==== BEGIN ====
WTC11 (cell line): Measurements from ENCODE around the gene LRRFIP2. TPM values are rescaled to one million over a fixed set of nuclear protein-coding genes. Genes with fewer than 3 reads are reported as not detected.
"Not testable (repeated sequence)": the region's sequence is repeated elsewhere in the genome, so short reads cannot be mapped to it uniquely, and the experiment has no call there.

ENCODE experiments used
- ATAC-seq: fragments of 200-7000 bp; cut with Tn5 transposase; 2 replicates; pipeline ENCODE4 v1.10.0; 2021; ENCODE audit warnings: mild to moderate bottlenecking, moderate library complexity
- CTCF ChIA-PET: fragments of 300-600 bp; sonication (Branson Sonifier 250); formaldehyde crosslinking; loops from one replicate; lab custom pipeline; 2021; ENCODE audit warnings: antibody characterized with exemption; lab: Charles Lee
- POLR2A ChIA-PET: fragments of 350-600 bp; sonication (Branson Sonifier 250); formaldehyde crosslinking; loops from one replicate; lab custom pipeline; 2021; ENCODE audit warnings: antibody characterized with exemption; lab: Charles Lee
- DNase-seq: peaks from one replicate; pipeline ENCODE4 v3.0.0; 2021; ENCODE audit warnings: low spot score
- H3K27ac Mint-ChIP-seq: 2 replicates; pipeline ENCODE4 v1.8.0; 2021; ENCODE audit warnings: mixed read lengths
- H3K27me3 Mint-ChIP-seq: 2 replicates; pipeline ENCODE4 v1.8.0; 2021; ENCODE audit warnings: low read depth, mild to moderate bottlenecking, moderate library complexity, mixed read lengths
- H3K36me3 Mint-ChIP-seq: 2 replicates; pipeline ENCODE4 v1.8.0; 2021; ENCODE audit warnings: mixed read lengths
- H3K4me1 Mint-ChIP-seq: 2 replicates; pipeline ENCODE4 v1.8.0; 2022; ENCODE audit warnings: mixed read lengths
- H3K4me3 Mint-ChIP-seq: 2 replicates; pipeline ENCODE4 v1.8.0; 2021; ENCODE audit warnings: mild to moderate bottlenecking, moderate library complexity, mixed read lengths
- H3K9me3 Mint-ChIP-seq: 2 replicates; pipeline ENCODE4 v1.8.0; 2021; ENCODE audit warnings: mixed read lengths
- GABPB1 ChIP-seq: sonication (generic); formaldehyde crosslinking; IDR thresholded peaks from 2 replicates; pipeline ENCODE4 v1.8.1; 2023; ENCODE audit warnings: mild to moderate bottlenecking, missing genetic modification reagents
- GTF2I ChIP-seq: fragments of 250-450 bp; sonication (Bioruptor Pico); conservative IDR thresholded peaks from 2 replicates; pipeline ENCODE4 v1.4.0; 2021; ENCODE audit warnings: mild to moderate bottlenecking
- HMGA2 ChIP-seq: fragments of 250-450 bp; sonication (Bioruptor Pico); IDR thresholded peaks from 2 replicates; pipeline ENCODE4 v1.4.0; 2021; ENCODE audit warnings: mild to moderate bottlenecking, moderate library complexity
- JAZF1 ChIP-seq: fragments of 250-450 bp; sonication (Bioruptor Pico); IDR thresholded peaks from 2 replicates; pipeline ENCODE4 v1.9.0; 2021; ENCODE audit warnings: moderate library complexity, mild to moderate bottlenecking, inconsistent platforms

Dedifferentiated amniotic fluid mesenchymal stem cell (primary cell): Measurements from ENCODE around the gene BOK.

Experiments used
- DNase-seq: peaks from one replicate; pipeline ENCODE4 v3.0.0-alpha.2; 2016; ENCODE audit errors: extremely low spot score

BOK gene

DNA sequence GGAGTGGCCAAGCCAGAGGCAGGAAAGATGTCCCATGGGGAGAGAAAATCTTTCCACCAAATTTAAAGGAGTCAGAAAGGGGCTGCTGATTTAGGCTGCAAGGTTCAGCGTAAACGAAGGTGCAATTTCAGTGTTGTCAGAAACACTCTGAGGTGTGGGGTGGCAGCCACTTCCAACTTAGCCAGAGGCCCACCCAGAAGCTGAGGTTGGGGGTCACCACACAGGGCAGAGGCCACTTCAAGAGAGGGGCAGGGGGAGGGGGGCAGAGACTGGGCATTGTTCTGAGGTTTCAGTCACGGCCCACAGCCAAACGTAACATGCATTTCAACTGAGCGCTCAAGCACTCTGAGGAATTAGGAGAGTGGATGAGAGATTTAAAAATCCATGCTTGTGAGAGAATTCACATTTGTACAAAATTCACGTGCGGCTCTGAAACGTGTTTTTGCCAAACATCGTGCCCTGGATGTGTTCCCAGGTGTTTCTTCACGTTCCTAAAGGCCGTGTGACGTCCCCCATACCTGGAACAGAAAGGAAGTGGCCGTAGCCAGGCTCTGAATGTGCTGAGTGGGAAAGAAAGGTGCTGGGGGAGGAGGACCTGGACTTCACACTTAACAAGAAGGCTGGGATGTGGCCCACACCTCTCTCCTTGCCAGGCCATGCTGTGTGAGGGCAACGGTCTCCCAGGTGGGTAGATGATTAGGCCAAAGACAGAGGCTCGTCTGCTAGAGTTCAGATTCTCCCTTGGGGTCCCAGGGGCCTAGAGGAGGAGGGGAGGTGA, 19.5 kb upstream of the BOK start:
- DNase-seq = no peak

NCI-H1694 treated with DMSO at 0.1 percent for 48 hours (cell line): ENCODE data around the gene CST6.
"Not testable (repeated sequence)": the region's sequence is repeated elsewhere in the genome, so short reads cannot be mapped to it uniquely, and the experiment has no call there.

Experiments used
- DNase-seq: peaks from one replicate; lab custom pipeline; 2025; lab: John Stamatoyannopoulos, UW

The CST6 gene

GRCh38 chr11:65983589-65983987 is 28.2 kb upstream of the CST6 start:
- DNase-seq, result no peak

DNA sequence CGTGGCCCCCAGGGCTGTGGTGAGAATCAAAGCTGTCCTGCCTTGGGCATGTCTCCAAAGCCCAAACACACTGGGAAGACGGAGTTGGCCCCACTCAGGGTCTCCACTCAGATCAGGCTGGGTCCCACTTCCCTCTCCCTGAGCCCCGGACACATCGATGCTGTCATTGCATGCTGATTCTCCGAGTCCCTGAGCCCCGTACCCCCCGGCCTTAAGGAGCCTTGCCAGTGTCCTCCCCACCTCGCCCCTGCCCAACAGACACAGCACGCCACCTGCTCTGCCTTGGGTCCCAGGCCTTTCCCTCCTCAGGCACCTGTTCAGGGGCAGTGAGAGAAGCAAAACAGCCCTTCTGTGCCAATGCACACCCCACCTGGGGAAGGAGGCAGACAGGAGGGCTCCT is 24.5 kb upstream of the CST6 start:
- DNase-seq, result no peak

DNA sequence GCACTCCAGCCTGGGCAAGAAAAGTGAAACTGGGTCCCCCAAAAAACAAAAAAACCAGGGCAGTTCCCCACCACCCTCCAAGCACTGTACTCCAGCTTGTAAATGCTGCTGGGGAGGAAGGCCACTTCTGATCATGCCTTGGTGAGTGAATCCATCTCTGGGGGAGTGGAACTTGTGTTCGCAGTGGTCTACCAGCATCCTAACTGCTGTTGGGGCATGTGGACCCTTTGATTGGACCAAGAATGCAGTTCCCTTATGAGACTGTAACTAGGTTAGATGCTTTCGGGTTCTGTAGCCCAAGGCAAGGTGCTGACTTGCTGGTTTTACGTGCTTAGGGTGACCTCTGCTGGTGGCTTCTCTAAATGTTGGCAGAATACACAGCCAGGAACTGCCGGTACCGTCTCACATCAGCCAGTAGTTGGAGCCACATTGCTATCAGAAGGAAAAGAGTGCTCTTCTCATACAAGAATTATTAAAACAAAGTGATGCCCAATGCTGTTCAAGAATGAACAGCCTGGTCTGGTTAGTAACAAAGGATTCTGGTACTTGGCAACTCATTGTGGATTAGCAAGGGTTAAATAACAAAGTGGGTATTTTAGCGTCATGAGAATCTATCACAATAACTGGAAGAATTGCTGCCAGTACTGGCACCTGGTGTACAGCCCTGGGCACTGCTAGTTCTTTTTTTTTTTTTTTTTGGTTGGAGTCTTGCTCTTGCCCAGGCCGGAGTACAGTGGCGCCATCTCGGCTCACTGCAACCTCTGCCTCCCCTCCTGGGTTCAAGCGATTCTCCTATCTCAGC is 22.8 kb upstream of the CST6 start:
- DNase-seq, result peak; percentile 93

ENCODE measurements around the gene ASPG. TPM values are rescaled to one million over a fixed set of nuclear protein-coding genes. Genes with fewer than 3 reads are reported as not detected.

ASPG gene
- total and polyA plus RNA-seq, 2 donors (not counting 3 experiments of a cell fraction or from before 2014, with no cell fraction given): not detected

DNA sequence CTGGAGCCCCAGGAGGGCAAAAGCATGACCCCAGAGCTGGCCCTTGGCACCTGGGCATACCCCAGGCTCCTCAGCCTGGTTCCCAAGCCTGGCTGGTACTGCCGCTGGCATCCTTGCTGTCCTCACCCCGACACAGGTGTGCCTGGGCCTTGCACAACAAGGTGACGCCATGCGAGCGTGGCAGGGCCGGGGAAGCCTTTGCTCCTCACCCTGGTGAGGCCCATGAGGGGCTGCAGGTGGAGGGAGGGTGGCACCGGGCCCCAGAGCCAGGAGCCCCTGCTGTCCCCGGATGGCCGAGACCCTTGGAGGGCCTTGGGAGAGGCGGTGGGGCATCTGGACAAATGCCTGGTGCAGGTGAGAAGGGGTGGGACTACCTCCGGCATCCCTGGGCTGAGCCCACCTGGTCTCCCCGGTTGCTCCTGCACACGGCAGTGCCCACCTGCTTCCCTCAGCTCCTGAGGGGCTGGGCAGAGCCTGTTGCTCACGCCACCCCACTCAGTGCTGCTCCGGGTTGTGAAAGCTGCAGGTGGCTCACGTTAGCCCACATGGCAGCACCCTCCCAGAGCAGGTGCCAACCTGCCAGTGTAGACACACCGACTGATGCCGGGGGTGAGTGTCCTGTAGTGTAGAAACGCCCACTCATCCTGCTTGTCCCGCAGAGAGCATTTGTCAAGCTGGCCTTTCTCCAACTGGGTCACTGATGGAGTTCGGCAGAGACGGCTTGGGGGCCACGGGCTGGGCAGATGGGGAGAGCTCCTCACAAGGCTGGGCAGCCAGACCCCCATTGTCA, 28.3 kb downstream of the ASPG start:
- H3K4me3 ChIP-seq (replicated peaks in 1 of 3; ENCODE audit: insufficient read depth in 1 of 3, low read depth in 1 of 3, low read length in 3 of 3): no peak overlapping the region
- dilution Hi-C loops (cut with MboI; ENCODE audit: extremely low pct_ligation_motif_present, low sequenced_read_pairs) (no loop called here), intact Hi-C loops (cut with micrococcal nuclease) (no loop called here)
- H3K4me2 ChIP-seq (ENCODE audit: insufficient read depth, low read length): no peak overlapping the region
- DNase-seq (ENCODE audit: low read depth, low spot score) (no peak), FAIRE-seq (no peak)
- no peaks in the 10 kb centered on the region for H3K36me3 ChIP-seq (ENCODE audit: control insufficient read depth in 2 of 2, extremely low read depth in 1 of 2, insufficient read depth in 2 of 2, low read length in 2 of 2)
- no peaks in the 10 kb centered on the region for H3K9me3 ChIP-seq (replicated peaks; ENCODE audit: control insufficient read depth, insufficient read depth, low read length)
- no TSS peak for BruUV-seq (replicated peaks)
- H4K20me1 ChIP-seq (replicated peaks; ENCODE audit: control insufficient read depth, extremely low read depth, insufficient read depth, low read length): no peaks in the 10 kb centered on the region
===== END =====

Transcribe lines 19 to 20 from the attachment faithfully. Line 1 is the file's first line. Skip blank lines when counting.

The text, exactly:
Experiments used
- DNase-seq: peaks from one replicate; pipeline ENCODE4 v3.0.0-alpha.2; 2016; ENCODE audit errors: extremely low spot score